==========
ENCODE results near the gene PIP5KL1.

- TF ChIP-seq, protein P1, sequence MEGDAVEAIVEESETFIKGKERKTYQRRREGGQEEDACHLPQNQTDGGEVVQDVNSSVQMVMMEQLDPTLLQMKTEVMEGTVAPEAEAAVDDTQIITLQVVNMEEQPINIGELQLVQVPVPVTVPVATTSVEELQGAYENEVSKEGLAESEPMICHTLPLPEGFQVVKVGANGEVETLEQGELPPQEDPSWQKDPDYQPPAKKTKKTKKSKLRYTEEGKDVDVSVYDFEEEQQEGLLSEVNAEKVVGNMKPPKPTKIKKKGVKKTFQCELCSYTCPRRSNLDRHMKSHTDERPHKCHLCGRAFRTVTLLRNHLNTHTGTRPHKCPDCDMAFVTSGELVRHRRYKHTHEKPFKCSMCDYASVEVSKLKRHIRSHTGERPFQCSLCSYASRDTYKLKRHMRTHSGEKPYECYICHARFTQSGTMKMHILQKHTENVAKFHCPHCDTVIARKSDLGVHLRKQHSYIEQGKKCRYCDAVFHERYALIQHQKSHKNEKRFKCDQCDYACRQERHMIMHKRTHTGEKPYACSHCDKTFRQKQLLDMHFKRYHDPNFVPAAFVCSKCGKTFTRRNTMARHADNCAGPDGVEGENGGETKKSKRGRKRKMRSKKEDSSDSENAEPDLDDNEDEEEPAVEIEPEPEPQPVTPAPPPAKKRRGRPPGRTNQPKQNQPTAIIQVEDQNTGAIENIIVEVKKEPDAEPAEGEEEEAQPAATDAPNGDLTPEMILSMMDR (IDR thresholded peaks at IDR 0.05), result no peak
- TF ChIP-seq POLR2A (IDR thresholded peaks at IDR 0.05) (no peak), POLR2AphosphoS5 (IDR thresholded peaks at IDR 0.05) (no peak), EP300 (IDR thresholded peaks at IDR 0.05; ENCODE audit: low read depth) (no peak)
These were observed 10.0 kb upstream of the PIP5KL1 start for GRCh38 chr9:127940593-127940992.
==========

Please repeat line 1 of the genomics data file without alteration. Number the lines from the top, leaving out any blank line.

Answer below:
ENCODE results near the gene PIP5KL1.